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Biblical Commentary on the Old Testament, by Carl Friedrich Keil and Franz Delitzsh, [1857-78], at

Psalms Chapter 123


psa 123:0

Upward Glance to the Lord in Times of Contempt

This Psalm is joined to the preceding Psalm by the community of the divine name Jahve our God. Alsted (died 1638) gives it the brief, ingenious inscription oculus sperans. It is an upward glance of waiting faith to Jahve under tyrannical oppression. The fact that this Psalm appears in a rhyming form, "as scarcely any other piece in the Old Testament" (Reuss), comes only from those inflexional rhymes which creep in of themselves in the tephilla style.

Psalms 123:1

psa 123:1

The destinies of all men, and in particular of the church, are in the hand of the King who sits enthroned in the unapproachable glory of the heavens and rules over all things, and of the Judge who decides all things. Up to Him the poet raises his eyes, and to Him the church, together with which he may call Him "Jahve our God," just as the eyes of servants are directed towards the hand of their lord, the eyes of a maid towards the hand of her mistress; for this hand regulates the whole house, and they wait upon their winks and signs with most eager attention. Those of Israel are Jahve's servants, Israel the church is Jahve's maid. In His hand lies its future. At length He will take compassion on His own. Therefore its longing gaze goes forth towards Him, without being wearied, until He shall graciously turn its distress. With reference to the i of היּשׁבי, vid., on Psa 113:1-9, Psa 114:1-8. אדוניהם is their common lord; for since in the antitype the sovereign Lord is meant, it will be conceived of as plur. excellentiae, just as in general it occurs only rarely (Gen 19:2, Gen 19:18; Jer 27:4) as an actual plural.

Psalms 123:3

psa 123:3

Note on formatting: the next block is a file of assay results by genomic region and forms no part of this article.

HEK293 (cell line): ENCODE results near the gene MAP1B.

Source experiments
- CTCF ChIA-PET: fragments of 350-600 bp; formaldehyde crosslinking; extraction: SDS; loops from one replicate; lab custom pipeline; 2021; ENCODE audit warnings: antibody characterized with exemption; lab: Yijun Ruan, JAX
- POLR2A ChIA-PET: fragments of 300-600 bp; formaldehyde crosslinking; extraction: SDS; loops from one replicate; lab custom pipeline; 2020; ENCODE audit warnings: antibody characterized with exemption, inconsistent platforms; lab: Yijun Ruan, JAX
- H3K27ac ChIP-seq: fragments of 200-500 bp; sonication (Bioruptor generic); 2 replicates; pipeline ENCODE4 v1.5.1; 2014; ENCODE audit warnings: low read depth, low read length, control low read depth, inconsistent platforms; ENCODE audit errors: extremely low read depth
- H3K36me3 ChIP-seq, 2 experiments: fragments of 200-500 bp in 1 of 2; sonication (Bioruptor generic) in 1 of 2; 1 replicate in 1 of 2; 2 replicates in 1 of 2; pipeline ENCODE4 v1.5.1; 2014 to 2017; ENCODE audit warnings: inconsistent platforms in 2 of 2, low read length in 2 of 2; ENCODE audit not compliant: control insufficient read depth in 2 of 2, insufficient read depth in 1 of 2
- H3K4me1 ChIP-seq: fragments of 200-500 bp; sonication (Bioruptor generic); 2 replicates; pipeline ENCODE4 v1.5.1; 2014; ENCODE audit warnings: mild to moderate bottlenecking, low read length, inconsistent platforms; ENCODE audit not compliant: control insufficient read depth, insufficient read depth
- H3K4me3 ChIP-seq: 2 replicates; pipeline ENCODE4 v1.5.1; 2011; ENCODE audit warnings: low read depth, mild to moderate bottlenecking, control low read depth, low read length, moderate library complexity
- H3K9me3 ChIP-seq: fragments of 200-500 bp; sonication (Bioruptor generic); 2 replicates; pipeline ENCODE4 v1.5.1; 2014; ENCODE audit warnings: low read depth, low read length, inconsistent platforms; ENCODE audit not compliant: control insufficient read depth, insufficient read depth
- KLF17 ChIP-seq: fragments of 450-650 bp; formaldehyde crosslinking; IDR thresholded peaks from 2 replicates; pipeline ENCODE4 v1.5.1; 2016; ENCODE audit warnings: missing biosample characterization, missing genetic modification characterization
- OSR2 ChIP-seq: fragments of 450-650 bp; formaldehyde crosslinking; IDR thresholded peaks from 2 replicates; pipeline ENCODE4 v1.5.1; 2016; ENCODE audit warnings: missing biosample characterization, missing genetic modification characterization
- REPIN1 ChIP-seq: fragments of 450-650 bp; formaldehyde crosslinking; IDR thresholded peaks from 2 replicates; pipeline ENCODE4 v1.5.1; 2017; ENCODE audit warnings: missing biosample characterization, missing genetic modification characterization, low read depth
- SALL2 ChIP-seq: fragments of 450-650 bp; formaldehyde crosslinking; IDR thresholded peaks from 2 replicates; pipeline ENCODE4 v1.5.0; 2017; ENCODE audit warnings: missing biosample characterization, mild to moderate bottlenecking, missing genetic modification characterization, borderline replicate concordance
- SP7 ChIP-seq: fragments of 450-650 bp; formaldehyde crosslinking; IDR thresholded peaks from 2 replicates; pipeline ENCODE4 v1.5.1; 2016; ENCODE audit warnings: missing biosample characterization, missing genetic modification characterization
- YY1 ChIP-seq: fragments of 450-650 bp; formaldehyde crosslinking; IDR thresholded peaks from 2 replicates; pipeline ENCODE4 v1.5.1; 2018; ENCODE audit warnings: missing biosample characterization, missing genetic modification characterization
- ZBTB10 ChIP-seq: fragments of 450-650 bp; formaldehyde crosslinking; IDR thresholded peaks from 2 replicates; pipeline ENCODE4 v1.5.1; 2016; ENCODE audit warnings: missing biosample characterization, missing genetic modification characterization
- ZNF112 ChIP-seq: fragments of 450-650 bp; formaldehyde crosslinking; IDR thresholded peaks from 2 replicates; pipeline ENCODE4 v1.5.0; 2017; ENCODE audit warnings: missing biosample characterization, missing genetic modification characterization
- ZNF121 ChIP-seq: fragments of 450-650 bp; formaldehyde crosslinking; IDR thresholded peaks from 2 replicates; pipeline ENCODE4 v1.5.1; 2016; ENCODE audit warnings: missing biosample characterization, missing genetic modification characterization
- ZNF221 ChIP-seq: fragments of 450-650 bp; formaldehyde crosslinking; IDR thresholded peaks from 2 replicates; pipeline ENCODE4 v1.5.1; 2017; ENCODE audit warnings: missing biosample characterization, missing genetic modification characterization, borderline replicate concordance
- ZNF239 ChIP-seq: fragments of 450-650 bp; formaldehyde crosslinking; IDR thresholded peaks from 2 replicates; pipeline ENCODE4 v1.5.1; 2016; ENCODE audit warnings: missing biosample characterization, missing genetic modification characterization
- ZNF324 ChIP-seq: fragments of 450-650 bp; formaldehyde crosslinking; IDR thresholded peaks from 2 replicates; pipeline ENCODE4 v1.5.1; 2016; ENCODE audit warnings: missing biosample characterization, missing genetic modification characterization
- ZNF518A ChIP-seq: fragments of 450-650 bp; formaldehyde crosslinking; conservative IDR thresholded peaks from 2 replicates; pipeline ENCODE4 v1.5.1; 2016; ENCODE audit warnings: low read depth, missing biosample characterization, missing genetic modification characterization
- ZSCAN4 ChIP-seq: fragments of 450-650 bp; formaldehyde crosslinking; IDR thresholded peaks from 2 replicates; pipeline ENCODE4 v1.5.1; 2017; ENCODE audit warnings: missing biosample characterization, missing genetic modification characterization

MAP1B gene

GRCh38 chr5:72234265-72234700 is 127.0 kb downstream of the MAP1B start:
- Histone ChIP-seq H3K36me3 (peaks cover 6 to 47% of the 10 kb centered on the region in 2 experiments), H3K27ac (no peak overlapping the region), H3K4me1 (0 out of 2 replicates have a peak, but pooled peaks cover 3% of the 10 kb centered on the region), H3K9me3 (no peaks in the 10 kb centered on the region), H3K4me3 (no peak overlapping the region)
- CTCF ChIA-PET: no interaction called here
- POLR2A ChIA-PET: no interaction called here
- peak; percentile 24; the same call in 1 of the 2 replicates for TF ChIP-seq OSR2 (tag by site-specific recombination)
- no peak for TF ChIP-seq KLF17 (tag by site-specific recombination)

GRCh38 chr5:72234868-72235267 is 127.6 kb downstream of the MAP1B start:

The second strophe takes up the "be gracious unto us" as it were in echo. It begins with a Kyrie eleison, which is confirmed in a crescendo manner after the form of steps. The church is already abundantly satiated with ignominy. רב is an abstract "much," and רבּה, Psa 62:3, something great (vid., Bצttcher, Lehrbuch, ֗624). The subjectivizing, intensive להּ accords with Psa 120:6 - probably an indication of one and the same author. בּוּז is strengthened by לעג, like בּז in Eze 36:4. The article of הלּעג is restrospectively demonstrative: full of such scorn of the haughty (Ew. ֗290, d). הבּוּז is also retrospectively demonstrative; but since a repetition of the article for the fourth time would have been inelegant, the poet here says לגאיונים with the Lamed, which serves as a circumlocution of the genitive. The Masora reckons this word among the fifteen "words that are written as one and are to be read as two." The Kerמ runs viz., לגאי יונים, superbis oppressorum (יונים, part. Kal, like היּונה Zep 3:1, and frequently). But apart from the consideration that instead of גּאי, from the unknown גּאה, it might more readily be pointed גּאי, from גּאה (a form of nouns indicating defects, contracted גּא), this genitival construction appears to be far-fetched, and, inasmuch as it makes a distinction among the oppressors, inappropriate. The poet surely meant לגאיונים or לגּאיונים. This word גּאיון (after the form רעיון, אביון, עליון) is perhaps an intentional new formation of the poet. Saadia interprets it after the Talmudic לגיון, legio; but how could one expect to find such a Grecized Latin word (λεγεών) in the Psalter! dunash ben-Labrat (about 960) regards גאיונים as a compound word in the signification of הגּאים היונים. In fact the poet may have chosen the otherwise unused adjectival form גּאיונים because it reminds one of יונים, although it is not a compound word like דּביונים. If the Psalm is a Maccabaean Psalm, it is natural to find in לגאיונים an allusion to the despotic domination of the יונים.

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